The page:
Transaction costs in foreign exchange markets as an impediment to intra-SADC trading

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dc.contributor.author Manyadu, Sithembele
dc.date.accessioned 2011-11-10T11:21:59Z
dc.date.available 2011-11-10T11:21:59Z
dc.date.issued 2011-11-10
dc.identifier.uri http://hdl.handle.net/10539/10760
dc.description.abstract The main goal of this research is to investigate whether foreign exchange transacting costs are an impediment to intra-regional trading within the Southern African Development Community SADC region. The research question posed has been whether foreign exchange trading costs affect the amount of intra-regional trading within the SADC region. Once the impediments relating to regional trading have been broken down and the cost effect on Small, Medium and Micro Enterprises SMMEs is established, then possible solutions are proposed. The research discovers that the cost of foreign exchange has an impact on intra-regional trading, but it is not the main hindrance to intra-regional trading in the SADC. It also discovers that the settlement risk of a foreign exchange transaction in the region has not yet been addressed to the same or similar extent as in the developed world. The extent of trading partners’ currency volatility is a function of the amount of trade between those trading partners. The SADC countries’ currency pairs volatility can be reduced by increased trade. Having said that, businesses need to plan and high levels of volatility tend to be disruptive. This is now the area where it is suggested that central banks within the region should actively participate in foreign exchange markets. Central banks should be the facilitator or price-maker of last resort in cases of lack of liquidity of local or foreign currencies. The research suggests that they should play a role in ensuring or reducing the amount of rapid currency spikes that lead to disorderly markets. The research also discovers that SMMEs are a core part of the economies of developing countries, and therefore a serious look at this sector of the economy is suggested. Mobile communication networks, like cell phones, are the current accessible and preferred communications tool among the geographical regions and areas that are hard to reach. Cell phones have also doubled as a form of payment among rural, African countries. The research suggests leeching on the current cell phone iii banking platforms to enable better foreign exchange reach to SMMEs and the general public. It suggests interlinking relationships between banks and cell phone networks, where the cell phone companies facilitate the accessibility and the banks’ liquidity. The report takes cognisance of the fact that, inasmuch as the countries in SADC are geographically close to each other, their political, economic and social dynamics can be wildly different. This would therefore mean that the proposed solutions are not necessarily a one-size-fits-all, but could be adjusted and tweaked to suit individual country dynamics. en_US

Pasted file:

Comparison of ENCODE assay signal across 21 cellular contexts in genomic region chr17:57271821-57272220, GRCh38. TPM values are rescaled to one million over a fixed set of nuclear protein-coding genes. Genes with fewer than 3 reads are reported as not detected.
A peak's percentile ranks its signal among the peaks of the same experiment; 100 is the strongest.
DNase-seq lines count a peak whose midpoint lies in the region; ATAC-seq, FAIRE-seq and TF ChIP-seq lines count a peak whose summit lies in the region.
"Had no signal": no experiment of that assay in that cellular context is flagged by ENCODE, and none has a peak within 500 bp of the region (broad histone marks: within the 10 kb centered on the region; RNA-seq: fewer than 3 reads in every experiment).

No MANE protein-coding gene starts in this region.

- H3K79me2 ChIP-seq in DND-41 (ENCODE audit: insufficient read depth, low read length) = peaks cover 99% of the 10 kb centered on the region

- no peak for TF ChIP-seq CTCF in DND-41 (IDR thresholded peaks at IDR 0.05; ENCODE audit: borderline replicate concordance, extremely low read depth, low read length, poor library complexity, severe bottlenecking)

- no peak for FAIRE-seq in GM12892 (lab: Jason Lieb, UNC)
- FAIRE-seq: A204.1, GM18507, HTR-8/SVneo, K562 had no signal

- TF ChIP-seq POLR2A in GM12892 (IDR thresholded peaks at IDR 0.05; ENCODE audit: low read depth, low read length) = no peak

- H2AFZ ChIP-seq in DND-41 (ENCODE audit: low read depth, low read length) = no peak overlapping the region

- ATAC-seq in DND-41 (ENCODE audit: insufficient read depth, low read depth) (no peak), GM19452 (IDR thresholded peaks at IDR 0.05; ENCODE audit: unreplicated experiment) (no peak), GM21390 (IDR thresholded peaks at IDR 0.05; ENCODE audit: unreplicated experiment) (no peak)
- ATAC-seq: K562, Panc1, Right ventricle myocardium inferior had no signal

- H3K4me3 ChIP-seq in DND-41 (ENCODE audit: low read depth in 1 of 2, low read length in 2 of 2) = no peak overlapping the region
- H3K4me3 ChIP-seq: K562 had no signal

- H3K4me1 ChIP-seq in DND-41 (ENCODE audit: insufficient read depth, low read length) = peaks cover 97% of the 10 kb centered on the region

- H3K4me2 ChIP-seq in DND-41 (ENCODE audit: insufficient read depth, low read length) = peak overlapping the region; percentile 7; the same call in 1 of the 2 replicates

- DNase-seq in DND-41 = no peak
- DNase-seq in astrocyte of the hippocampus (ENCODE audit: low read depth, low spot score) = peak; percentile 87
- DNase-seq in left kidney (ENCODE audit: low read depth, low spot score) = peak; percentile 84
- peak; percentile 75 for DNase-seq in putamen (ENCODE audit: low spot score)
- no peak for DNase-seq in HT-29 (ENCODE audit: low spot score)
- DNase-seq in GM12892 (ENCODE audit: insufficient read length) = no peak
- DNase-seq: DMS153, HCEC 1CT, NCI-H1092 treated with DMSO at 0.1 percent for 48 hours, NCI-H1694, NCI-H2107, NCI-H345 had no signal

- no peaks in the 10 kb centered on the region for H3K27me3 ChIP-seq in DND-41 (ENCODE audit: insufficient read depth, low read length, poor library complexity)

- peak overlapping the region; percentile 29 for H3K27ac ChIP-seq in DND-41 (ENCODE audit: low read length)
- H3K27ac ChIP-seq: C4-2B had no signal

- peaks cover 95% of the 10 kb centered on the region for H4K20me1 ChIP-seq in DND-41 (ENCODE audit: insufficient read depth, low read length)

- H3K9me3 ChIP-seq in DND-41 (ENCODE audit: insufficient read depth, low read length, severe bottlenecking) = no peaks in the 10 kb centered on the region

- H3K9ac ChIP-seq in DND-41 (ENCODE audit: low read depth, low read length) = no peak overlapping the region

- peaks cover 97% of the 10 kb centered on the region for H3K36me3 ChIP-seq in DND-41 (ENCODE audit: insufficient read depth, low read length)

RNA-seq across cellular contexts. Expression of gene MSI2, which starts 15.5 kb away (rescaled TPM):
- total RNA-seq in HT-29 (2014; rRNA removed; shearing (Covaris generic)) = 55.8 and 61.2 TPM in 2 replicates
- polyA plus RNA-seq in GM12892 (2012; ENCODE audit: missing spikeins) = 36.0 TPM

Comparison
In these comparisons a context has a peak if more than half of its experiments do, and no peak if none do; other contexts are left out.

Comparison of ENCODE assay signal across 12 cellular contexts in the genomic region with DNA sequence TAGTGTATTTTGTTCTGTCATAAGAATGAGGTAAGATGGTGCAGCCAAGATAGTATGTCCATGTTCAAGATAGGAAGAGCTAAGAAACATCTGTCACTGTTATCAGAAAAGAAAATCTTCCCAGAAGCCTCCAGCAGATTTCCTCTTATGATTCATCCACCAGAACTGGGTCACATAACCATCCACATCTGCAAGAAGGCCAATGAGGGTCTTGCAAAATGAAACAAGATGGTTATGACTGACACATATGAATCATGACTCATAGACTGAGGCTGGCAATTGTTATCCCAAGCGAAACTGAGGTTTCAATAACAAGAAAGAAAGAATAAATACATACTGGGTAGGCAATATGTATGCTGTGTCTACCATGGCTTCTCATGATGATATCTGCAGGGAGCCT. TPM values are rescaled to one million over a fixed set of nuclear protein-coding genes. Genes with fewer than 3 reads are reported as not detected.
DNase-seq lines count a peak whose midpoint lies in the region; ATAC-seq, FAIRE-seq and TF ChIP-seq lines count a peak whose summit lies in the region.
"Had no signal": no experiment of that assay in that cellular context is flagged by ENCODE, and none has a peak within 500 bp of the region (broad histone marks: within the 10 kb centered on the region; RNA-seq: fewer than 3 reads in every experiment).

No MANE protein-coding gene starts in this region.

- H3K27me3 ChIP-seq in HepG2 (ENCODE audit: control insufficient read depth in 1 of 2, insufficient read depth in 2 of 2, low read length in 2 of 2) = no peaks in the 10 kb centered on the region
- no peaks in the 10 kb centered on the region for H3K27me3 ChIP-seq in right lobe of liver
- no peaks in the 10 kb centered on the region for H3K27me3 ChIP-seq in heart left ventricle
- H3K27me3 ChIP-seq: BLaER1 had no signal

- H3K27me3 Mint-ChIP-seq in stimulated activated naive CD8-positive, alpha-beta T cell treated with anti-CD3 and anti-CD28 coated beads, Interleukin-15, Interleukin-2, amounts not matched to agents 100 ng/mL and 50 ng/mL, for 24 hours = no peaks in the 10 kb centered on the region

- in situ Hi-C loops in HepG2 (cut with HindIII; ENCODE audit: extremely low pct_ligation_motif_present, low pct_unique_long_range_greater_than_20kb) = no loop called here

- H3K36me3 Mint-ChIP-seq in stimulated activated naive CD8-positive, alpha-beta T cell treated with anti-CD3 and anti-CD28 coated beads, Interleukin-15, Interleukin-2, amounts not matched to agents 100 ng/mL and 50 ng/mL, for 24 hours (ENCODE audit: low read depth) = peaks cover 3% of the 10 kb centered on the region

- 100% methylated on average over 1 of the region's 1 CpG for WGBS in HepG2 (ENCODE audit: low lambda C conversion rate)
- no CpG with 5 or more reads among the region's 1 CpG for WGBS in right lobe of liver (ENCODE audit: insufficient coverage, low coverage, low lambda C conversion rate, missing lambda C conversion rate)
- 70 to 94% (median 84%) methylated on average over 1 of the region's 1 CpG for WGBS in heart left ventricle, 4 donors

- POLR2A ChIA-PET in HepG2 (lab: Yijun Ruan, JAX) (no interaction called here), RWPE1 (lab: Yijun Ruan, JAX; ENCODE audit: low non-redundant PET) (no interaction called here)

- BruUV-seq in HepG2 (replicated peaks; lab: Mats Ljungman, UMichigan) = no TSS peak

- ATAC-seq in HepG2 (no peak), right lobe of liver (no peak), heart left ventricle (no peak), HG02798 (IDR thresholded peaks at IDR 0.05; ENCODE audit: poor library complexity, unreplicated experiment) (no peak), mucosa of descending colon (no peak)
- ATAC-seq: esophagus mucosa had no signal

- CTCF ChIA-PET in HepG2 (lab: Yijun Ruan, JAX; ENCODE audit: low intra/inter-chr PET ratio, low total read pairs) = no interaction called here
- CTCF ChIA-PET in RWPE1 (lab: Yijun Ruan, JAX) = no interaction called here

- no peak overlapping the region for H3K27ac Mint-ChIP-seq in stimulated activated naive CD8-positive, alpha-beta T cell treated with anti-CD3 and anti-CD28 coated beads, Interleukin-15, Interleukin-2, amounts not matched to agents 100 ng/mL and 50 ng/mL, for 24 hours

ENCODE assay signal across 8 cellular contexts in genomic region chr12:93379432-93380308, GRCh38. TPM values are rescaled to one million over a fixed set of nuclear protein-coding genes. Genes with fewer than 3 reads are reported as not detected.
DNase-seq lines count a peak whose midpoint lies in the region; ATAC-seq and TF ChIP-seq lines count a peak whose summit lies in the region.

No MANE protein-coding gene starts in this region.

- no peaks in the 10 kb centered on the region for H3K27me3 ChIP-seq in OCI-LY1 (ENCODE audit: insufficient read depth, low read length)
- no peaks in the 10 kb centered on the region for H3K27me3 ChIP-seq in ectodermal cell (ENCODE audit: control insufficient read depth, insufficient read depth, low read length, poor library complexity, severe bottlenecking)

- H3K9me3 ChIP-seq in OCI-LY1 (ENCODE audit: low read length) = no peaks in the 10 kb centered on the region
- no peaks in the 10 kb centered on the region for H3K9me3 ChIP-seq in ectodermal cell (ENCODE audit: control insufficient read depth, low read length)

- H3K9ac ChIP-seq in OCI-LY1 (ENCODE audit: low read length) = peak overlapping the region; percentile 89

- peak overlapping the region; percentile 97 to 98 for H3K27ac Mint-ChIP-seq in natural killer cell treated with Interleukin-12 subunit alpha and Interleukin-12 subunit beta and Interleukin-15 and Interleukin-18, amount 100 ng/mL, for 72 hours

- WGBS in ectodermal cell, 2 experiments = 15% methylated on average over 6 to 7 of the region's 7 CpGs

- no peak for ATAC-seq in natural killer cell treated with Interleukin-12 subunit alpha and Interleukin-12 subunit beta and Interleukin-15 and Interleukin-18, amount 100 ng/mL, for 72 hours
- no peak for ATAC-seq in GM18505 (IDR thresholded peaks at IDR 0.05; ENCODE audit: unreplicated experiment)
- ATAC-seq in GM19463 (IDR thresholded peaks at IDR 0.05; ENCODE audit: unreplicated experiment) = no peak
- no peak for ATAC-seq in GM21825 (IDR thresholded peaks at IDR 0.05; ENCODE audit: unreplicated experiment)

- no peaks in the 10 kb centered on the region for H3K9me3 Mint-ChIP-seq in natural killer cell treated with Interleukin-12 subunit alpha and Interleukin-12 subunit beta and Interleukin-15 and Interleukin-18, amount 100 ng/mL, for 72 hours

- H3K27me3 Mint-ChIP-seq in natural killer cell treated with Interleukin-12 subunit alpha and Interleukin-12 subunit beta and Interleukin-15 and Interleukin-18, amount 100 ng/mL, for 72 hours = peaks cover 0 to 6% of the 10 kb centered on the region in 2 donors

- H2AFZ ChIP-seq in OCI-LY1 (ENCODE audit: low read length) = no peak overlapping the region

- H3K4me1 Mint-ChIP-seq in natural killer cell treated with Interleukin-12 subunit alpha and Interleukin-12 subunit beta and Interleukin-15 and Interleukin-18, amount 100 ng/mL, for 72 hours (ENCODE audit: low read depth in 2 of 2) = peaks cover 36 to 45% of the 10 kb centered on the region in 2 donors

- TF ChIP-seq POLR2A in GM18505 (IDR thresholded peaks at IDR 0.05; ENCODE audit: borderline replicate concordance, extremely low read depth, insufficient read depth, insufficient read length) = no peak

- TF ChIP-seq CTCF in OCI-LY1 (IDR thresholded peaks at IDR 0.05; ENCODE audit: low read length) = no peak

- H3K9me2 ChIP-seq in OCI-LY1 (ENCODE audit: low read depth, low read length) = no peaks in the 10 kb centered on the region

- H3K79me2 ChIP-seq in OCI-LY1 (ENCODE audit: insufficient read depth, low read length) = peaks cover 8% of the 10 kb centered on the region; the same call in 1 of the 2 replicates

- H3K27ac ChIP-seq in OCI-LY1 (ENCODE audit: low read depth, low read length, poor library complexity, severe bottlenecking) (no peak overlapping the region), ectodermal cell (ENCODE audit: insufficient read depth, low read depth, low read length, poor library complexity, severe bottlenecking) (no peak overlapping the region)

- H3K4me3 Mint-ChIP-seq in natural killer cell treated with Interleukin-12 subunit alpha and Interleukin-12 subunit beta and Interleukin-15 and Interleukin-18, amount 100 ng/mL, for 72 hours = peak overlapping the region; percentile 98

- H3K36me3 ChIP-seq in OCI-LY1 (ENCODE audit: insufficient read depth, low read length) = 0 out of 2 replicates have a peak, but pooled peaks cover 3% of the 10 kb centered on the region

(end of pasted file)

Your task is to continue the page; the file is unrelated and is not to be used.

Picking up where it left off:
dc.language.iso en en_US
dc.subject Foreign exchange rates en_US
dc.subject Intra-regional trading en_US
dc.subject SADC en_US
dc.subject Southern African Development Community en_US
dc.title Transaction costs in foreign exchange markets as an impediment to intra-SADC trading en_US
dc.type Thesis en_US


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